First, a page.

• Alon Halevy, Peter Norvig, and Fernando Pereira (2009): The Unreasonable Effectiveness of Data https://static.googleusercontent.com/media/research.google.com/en//pubs/archive/35179.pdf
  • Hito Steyerl (2016): A sea of Data: Apophenia and Pattern (Mis-)Recognition https://www.e-flux.com/journal/72/60480/a-sea-of-data-apophenia-and-pattern-mis-recognition/
  • Rob Hornig (2018): Plausible Disavowal. Real Life Magazine. Available from: reallifemag.com/plausible-disavowal/ Charles Merewether (2006): The Archive: Documents of Contemporary Art. MIT Press

Non-print sources

Artists dealing with the operational image, databases etc:

  • Farocki, H. (2001). Eye/Machine I. [Two-channel video installation re-edited to single-channel video (color, sound)] New York: Museum of Modern Art.
  • Paglen, T. (2017). It Began as a Military Experiment [C-type prints]. New York: Metro Pictures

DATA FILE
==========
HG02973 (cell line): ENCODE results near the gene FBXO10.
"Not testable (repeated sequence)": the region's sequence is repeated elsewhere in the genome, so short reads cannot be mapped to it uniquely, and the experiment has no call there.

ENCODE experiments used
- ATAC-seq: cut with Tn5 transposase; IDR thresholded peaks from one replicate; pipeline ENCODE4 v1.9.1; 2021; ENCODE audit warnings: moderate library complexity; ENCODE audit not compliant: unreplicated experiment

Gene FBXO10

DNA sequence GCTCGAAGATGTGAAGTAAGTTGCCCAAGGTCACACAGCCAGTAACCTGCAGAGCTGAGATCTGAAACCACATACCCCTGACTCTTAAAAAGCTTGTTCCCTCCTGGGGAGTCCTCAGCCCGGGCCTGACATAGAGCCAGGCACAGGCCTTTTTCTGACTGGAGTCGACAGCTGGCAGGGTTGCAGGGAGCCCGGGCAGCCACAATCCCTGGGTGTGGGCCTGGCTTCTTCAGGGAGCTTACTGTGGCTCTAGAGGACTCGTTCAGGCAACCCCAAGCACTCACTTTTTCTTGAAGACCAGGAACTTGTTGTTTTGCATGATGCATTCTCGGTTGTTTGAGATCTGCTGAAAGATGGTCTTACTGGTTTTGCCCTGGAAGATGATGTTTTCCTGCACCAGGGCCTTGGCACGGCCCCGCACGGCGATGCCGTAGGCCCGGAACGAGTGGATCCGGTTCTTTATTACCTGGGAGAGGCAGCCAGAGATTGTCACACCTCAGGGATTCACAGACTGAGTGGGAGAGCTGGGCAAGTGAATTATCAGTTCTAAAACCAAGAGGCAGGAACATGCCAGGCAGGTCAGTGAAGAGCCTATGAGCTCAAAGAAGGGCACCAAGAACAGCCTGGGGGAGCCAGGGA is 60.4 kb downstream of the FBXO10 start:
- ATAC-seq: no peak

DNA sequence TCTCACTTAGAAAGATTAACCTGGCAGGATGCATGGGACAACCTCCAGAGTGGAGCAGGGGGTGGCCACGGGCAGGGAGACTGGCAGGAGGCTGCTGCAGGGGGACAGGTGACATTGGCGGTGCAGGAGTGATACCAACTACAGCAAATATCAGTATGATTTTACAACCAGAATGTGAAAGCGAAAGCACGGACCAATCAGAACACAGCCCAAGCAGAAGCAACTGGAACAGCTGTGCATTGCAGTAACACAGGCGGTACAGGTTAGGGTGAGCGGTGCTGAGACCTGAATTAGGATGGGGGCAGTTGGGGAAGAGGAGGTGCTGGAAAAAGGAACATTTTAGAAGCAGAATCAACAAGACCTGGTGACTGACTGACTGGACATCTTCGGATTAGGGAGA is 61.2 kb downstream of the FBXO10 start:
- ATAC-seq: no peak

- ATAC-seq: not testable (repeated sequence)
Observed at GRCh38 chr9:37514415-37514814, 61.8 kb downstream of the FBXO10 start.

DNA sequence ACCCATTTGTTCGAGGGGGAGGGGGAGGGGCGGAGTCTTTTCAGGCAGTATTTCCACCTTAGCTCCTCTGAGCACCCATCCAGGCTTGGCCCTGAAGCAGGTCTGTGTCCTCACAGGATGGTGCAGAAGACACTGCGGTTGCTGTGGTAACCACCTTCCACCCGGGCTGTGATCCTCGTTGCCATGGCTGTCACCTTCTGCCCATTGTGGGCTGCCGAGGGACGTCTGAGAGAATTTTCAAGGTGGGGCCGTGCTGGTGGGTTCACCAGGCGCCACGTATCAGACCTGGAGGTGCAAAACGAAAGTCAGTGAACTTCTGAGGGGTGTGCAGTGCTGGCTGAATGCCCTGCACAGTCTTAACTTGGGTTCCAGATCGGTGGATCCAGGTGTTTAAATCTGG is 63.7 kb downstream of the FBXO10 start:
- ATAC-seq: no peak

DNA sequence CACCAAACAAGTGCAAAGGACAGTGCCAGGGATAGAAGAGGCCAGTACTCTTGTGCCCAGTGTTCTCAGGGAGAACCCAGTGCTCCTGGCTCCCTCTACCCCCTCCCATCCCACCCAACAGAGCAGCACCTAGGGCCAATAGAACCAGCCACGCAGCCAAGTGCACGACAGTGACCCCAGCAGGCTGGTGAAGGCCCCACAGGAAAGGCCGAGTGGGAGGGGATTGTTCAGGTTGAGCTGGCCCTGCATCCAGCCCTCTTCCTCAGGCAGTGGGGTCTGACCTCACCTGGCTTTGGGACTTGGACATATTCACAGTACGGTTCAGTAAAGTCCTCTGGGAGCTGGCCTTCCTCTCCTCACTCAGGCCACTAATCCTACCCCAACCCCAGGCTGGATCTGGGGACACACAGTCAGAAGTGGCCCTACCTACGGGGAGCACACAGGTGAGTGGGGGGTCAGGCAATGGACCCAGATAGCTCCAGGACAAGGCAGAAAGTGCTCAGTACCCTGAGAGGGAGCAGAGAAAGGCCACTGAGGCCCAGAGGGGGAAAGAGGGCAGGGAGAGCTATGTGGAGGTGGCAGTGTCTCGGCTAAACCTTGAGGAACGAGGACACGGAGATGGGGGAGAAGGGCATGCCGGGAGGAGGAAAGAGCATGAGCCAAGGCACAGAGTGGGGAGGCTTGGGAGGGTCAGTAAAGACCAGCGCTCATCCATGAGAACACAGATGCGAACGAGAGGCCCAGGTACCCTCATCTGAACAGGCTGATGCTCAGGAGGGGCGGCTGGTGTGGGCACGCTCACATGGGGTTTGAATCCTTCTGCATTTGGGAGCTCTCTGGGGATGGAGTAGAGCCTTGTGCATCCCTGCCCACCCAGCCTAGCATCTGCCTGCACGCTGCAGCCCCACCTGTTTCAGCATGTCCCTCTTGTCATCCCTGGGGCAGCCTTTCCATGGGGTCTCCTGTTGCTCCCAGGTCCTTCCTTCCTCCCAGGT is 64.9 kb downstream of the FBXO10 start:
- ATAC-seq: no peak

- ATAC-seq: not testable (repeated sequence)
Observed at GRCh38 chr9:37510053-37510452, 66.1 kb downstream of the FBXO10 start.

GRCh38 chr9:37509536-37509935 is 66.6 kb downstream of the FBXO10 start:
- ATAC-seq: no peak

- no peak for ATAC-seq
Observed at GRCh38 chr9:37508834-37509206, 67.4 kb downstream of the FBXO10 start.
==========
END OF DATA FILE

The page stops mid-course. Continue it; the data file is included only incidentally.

Various Image-Databases such as:

  • National Institute for Standards and Technology (2003): Face Recognition Technology (FERET). [Database of digital images]. Available from https://www.nist.gov/programs-projects/face-recognition-technology-feret
  • Lior Wolf, Tal Hassner and Itay Maoz (2011): Youtube Faces Database [Database of digital videos]. Available from https://www.cs.tau.ac.il/~wolf/ytfaces/

Tutorial Notes January 15, 2019

  • The proposal touches on different aspects of the same ontological question about the nature of photography in the digital age.
  • It would be useful to start the text by establishing the existing discourse around photography (see James Elkins)
  • Subsequent chapters can then deal with the problem from various angles

There is also the observation that thinking about how machines see the world forces us to question how we ourselves do it.

Chapters could be:

  • Database vs the Archive as touched on in the proposal. Bertillion vs NIST.